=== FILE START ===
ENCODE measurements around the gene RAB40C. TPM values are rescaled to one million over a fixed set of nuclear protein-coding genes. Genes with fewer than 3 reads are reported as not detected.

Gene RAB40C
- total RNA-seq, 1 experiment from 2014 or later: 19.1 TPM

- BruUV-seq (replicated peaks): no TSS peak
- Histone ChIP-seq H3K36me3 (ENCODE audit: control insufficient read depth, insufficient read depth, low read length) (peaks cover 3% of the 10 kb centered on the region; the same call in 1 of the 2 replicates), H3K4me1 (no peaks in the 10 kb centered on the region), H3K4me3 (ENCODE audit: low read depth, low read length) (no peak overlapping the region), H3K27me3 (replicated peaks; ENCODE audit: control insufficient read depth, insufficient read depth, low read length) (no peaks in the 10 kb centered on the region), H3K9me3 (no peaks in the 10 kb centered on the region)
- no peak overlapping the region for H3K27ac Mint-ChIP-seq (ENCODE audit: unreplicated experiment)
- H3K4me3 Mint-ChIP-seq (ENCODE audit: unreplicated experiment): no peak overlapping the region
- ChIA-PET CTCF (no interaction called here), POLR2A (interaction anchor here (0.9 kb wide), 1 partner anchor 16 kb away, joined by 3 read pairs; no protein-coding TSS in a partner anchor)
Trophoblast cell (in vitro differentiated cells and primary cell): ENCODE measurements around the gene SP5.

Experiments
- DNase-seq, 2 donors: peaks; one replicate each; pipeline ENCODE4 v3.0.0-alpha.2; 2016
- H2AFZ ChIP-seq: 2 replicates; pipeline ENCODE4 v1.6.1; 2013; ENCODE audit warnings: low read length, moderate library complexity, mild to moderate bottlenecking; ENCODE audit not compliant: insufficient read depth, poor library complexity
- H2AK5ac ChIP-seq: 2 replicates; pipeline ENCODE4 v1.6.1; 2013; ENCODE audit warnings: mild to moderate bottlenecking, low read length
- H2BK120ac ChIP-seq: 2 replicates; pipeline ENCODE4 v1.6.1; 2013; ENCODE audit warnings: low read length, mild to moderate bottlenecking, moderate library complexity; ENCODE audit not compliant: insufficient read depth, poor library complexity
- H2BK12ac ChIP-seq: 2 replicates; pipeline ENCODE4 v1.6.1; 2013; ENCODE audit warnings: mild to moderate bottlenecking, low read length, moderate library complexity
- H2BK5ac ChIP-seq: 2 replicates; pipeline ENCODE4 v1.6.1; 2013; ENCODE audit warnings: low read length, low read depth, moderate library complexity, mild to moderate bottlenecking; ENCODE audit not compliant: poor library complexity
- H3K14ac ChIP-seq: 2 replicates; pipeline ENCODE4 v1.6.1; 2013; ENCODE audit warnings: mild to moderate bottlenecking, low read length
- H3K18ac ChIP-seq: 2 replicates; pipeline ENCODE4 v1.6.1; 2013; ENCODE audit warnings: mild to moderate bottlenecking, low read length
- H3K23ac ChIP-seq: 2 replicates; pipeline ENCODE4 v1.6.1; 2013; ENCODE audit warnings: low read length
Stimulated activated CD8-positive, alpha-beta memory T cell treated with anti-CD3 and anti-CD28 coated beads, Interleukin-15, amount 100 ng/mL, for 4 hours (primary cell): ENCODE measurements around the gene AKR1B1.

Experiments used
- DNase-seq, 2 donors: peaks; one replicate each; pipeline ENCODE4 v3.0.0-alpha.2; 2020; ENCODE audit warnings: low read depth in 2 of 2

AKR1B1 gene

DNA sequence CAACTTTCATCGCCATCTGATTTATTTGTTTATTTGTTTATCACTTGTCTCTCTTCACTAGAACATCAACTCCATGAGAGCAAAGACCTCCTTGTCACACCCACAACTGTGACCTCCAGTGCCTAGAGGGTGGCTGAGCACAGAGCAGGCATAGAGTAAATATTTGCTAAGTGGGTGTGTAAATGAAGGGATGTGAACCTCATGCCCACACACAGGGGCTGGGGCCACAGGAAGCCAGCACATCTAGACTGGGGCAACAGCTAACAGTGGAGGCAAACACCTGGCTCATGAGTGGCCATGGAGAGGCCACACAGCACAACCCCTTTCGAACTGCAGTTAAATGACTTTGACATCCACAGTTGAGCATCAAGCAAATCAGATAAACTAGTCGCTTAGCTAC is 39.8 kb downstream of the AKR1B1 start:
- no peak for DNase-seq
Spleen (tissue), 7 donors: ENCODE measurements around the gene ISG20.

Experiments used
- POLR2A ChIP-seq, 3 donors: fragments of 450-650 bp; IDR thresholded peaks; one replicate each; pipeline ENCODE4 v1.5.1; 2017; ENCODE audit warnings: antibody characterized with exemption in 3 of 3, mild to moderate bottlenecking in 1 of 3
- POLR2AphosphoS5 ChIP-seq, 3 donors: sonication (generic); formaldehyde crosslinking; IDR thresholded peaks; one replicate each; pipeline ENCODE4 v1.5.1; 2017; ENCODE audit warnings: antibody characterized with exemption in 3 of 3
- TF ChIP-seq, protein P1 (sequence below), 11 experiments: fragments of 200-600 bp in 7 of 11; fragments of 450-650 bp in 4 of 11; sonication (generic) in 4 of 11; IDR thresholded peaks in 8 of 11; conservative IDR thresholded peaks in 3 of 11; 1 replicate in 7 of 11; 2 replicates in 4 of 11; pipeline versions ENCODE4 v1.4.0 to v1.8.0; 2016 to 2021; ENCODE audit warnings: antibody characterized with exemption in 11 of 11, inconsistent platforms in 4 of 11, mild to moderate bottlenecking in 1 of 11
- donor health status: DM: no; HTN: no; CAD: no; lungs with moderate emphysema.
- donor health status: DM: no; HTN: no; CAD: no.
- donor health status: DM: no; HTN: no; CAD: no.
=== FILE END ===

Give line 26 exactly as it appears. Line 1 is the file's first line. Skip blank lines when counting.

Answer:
Spleen (tissue), 7 donors: ENCODE measurements around the gene ISG20.